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The tension in a string in circular motion is equal to the centripetal force.

When an object moves in a circular path, it experiences a force towards the center of the circle, known as the centripetal force. This force is provided by the tension in the string, if the object is attached to the string and is moving in a horizontal circle. Therefore, the tension in the string is equal to the centripetal force.

The centripetal force can be calculated using the formula F = mv²/r, where F is the centripetal force, m is the mass of the object, v is its velocity, and r is the radius of the circle. If the object is attached to a string, the tension in the string must be equal to the centripetal force, so we can write:

T = mv²/r

where T is the tension in the string.

For example, consider a ball of mass 0.2 kg attached to a string of length 0.5 m, moving in a horizontal circle with a velocity of 2 m/s. The radius of the circle is given by the length of the string, so r = 0.5 m. The centripetal force is:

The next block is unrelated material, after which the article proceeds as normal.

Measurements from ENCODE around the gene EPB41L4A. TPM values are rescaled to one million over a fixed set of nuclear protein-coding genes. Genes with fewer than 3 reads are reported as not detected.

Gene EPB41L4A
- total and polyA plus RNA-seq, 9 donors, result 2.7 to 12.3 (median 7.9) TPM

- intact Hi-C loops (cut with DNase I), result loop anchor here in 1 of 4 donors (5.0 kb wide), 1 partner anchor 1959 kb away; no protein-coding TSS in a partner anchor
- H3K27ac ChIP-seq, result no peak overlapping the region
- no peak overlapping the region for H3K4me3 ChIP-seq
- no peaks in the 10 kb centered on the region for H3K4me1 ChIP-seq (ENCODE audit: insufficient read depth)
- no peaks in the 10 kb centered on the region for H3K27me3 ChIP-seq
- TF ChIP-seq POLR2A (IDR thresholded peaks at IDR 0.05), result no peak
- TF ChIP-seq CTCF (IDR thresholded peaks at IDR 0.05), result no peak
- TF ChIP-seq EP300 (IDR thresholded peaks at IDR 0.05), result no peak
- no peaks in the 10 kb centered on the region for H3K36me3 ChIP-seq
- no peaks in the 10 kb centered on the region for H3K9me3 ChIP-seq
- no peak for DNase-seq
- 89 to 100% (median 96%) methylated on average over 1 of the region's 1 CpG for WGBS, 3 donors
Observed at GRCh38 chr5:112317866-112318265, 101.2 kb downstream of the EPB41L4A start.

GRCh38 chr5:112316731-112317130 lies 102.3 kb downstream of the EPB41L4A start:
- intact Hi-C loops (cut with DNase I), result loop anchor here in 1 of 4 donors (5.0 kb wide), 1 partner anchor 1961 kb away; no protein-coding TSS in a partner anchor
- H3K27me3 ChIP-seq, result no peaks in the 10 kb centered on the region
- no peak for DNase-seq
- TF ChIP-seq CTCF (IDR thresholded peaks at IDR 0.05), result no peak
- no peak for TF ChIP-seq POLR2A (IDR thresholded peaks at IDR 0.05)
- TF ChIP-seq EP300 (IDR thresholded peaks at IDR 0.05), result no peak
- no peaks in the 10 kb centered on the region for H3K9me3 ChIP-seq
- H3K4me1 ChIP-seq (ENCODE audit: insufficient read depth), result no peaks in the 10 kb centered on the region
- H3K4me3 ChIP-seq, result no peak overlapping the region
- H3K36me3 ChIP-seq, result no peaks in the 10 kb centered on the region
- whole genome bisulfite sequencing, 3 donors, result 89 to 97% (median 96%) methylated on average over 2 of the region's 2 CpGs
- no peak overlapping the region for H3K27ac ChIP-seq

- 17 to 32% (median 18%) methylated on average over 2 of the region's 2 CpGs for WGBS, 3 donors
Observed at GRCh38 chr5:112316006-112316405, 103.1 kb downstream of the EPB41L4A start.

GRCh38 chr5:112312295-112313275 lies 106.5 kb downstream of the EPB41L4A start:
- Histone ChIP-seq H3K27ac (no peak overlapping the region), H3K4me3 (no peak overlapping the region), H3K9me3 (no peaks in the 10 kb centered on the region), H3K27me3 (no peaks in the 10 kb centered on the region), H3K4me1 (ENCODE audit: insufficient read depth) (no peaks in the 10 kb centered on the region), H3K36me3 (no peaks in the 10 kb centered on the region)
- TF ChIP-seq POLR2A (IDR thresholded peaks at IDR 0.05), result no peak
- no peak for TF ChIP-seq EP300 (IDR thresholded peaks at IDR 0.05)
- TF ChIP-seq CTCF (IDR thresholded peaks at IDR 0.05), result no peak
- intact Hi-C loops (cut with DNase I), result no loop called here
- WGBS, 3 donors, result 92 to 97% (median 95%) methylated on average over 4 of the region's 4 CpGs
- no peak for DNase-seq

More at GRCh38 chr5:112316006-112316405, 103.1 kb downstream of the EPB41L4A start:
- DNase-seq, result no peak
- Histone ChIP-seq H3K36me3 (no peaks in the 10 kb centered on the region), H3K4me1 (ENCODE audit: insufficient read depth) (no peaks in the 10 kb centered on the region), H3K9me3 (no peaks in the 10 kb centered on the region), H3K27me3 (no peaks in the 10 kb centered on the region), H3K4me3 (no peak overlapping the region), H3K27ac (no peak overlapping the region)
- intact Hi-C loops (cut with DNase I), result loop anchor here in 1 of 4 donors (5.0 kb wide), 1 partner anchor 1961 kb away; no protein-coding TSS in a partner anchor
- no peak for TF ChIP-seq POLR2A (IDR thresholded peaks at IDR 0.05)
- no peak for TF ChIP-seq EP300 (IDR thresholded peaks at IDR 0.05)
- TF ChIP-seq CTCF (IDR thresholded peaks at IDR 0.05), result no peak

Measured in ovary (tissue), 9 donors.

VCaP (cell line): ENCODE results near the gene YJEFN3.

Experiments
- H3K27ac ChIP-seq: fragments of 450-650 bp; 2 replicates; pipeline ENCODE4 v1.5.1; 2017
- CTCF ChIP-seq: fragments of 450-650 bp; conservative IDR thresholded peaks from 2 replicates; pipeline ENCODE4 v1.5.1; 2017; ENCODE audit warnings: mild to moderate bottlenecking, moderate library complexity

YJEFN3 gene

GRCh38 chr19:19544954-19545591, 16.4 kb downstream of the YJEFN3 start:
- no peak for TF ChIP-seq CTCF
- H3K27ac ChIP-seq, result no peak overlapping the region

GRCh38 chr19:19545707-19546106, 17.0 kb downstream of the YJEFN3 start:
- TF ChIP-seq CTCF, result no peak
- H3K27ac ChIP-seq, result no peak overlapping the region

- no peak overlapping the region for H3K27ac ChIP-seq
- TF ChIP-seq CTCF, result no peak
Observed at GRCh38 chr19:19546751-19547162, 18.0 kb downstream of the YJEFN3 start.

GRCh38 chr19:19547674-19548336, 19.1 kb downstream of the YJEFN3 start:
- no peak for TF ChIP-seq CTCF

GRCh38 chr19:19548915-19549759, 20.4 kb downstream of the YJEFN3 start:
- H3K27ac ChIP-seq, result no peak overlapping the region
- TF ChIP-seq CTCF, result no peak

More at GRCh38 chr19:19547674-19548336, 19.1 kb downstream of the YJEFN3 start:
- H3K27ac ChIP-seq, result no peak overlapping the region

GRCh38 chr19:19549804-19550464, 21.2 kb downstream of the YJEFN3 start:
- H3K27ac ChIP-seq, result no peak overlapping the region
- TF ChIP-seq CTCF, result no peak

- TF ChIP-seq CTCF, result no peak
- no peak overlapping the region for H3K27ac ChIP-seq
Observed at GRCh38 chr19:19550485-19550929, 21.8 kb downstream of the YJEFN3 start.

F = mv²/r = 0.2 x 2²/0.5 = 1.6 N

Therefore, the tension in the string is also 1.6 N.

To understand how these principles apply in various scenarios, explore `real-world applications of circular motion`

. For a deeper dive into the mathematical constants used in these equations, refer to `types of numbers`

. Additionally, learning about `applications of differentiation`

can further enhance your understanding of how velocity affects the tension in different contexts.

** A-Level Maths Tutor Summary:** In circular motion, the tension in a string equals the centripetal force, calculated using the formula 𝑇 = 𝑚𝑣

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